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Please use this identifier to cite or link to this item: http://hdl.handle.net/123456789/4040

Title: Clients’ perception of architects performance in the building industry in Ghana
Authors: Dafeamekpor, Cornelius Atsu
Issue Date: 19-Jun-2011
Abstract: The aim of this research is to examine clients’ perception of the performance of architects with respect to rating of importance over a set of performance criteria in the Ghanaian building industry. The aim was guided by the following objectives; To identify the set of performance criteria for evaluating architects’ performance. To assess clients satisfaction with the performance of architects based on the identified performance criteria. To formulate possible further steps that will enhance the performance of architects in successful project delivery. A survey involving clients from both public and private sectors on recently completed building projects in Ghana was undertaken. Data analysis included comparing similarities and differences using standardized ratio, Mann Whitney U test or Mann-Whitney- Wilcoxon tests. The results showed that private sector clients are likely to be more concerned with cost, while public sector clients are more concerned with buildability of design. A total of 79 per cent of the criteria were similarly selected by both sectors with respect to importance of the criteria. Architects need to improve their performance significantly in about 82 per cent of the whole set of 28 criteria. Achitects performed better on the public sector than the private projects sector, and 14 per cent of the criteria were indicated as being statistically different in terms of architects’ performance. The results provide vital feedback information to architects' or project managers’ which can be incorporated in their future projects so as to ensure successful project implementation, and to promote relationship between project “parties” in the building delivery process.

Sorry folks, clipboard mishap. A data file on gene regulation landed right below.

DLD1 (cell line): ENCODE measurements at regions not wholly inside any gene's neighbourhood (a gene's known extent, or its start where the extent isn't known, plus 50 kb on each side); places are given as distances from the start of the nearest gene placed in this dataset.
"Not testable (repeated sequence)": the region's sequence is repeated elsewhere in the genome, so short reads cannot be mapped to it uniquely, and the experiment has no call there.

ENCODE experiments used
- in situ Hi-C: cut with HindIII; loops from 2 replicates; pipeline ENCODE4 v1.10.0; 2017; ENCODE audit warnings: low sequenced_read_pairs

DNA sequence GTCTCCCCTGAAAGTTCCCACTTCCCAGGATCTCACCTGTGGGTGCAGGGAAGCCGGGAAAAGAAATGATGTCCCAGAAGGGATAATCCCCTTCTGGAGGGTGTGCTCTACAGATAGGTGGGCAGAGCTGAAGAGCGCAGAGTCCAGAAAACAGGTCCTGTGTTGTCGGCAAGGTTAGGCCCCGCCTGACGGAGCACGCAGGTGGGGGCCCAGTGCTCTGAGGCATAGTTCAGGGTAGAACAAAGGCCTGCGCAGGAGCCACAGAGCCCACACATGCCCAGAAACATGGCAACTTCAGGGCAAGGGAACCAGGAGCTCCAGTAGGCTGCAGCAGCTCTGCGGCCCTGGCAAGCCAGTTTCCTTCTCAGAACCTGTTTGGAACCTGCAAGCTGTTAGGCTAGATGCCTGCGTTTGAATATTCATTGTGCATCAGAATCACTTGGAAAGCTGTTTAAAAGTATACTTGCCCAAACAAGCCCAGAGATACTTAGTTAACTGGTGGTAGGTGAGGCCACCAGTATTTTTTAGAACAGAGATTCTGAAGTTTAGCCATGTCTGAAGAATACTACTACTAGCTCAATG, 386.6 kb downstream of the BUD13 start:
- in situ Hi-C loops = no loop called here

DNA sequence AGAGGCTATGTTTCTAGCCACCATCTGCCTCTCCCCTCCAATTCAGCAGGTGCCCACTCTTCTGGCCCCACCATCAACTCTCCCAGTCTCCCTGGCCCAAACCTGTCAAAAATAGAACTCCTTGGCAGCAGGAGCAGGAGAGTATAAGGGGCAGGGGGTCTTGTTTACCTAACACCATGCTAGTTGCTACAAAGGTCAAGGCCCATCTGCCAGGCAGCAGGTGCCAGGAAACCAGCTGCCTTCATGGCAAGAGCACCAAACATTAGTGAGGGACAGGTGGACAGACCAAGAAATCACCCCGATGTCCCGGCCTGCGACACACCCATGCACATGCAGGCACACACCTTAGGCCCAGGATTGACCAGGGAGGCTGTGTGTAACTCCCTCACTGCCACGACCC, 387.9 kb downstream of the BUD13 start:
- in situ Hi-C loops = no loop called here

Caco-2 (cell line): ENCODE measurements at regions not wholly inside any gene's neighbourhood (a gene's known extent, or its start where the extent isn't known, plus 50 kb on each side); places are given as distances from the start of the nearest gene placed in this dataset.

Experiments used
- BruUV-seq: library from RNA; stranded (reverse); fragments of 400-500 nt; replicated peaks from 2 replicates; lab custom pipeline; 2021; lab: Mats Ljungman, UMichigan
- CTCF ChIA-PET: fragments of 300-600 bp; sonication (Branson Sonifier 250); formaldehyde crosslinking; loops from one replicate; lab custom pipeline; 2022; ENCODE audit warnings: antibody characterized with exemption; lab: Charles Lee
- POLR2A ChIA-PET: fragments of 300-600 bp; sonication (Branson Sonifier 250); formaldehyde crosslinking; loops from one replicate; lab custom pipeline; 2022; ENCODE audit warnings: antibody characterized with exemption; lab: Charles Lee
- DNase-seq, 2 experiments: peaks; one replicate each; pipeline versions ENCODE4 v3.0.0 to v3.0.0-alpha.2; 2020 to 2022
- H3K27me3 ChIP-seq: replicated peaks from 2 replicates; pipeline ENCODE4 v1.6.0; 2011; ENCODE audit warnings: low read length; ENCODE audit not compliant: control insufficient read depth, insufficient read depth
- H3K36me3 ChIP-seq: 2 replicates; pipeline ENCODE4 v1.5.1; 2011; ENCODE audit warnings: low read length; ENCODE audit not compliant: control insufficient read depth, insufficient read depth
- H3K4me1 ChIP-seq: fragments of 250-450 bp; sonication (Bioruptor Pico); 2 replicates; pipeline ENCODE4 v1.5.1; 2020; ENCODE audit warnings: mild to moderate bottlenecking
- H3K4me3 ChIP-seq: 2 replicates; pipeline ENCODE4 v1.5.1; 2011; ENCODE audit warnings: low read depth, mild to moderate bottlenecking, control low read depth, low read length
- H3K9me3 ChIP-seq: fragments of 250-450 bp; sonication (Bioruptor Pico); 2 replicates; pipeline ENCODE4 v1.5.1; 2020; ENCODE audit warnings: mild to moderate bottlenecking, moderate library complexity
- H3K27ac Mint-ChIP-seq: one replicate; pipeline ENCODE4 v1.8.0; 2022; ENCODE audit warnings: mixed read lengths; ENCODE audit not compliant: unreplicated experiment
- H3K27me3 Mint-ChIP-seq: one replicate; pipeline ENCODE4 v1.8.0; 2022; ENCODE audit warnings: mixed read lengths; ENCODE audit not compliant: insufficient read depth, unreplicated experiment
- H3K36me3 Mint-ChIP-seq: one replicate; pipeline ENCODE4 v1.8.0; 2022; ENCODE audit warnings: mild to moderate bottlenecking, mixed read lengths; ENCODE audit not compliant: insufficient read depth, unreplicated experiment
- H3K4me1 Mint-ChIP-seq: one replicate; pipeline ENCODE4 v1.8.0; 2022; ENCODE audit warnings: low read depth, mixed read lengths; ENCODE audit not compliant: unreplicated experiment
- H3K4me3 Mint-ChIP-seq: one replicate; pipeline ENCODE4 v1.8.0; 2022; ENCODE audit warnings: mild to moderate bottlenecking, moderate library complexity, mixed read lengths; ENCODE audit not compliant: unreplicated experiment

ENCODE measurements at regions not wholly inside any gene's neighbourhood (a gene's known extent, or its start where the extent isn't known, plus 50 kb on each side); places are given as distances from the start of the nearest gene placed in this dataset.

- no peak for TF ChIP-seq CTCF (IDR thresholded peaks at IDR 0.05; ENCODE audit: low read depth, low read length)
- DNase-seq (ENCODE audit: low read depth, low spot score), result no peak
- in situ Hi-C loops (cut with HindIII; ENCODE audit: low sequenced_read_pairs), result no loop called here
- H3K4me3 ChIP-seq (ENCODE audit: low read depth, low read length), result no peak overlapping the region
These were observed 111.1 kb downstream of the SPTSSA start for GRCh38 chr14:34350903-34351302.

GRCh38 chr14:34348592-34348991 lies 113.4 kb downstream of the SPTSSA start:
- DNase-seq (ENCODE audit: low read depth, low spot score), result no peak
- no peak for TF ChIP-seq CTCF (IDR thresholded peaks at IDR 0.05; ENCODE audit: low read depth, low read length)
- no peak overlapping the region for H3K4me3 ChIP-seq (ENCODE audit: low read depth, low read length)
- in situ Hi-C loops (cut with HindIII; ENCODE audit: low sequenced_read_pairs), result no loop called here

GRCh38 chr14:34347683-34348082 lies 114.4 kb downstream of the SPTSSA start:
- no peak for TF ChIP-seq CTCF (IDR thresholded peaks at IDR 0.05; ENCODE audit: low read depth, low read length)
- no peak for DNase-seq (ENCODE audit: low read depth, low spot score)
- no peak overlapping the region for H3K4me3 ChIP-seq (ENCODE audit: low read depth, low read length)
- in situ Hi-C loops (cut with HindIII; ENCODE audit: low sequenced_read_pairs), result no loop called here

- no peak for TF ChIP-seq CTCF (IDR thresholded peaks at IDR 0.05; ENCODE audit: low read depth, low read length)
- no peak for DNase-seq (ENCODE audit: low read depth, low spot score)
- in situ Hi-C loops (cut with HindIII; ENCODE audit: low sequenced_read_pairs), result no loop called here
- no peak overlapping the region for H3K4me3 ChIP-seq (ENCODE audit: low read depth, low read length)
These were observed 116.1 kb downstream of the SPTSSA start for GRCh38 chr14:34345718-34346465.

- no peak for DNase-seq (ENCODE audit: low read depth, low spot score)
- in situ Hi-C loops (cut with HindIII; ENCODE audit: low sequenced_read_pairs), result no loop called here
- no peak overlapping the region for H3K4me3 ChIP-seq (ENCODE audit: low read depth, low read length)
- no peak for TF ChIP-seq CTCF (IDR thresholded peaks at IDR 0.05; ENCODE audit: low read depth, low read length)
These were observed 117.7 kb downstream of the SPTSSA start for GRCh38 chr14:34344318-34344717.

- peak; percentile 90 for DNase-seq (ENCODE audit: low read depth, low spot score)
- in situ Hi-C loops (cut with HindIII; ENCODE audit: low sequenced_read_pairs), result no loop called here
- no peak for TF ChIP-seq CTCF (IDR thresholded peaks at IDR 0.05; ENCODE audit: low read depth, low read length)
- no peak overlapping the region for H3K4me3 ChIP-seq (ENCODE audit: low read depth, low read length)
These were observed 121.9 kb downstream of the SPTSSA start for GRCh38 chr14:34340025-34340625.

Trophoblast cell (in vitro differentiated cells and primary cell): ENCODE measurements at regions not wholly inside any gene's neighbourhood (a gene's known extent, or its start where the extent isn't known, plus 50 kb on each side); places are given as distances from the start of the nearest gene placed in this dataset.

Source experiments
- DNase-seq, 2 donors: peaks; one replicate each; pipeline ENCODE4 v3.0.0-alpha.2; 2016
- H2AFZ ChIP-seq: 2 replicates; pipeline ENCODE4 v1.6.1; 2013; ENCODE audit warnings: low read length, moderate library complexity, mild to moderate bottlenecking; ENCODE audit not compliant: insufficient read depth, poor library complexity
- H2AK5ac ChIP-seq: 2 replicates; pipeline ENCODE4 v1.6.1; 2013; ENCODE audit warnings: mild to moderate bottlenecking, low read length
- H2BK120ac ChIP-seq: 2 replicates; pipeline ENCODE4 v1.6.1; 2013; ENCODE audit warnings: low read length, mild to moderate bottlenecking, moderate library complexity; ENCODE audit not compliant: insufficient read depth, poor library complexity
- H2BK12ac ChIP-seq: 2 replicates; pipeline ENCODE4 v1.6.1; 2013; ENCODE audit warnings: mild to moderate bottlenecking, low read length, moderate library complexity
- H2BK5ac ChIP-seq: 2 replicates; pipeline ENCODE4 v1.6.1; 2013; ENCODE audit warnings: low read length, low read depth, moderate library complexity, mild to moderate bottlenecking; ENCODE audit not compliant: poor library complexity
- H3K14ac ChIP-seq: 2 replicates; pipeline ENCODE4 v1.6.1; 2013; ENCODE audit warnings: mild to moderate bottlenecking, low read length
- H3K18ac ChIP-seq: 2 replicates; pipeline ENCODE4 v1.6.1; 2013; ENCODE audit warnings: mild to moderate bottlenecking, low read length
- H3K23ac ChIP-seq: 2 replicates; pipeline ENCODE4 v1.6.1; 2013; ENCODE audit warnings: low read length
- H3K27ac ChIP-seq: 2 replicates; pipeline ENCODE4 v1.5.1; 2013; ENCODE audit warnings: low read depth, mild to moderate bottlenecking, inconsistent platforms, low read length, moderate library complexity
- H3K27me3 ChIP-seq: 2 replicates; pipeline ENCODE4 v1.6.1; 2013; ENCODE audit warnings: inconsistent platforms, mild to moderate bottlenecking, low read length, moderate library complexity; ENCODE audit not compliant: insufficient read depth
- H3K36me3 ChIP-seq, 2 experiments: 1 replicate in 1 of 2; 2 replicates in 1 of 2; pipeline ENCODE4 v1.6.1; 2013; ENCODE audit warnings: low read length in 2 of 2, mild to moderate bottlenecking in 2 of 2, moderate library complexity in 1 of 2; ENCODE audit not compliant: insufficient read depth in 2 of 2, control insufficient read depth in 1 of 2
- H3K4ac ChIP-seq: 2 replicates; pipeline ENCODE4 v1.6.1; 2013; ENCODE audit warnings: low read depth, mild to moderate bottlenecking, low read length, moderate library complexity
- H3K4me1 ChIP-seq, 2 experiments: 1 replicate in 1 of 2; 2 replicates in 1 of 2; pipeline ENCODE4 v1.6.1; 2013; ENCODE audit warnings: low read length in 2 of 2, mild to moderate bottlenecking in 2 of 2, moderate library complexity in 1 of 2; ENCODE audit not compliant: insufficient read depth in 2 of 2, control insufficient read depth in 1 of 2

Description: A thesis submitted to the Department of Building Technology, Kwame Nkrumah University of Science and Technology in partial fulfilment of the requirements for the degree of Master of Science in Construction Management, 2011
URI: http://hdl.handle.net/123456789/4040
Appears in Collections:College of Architecture and Planning

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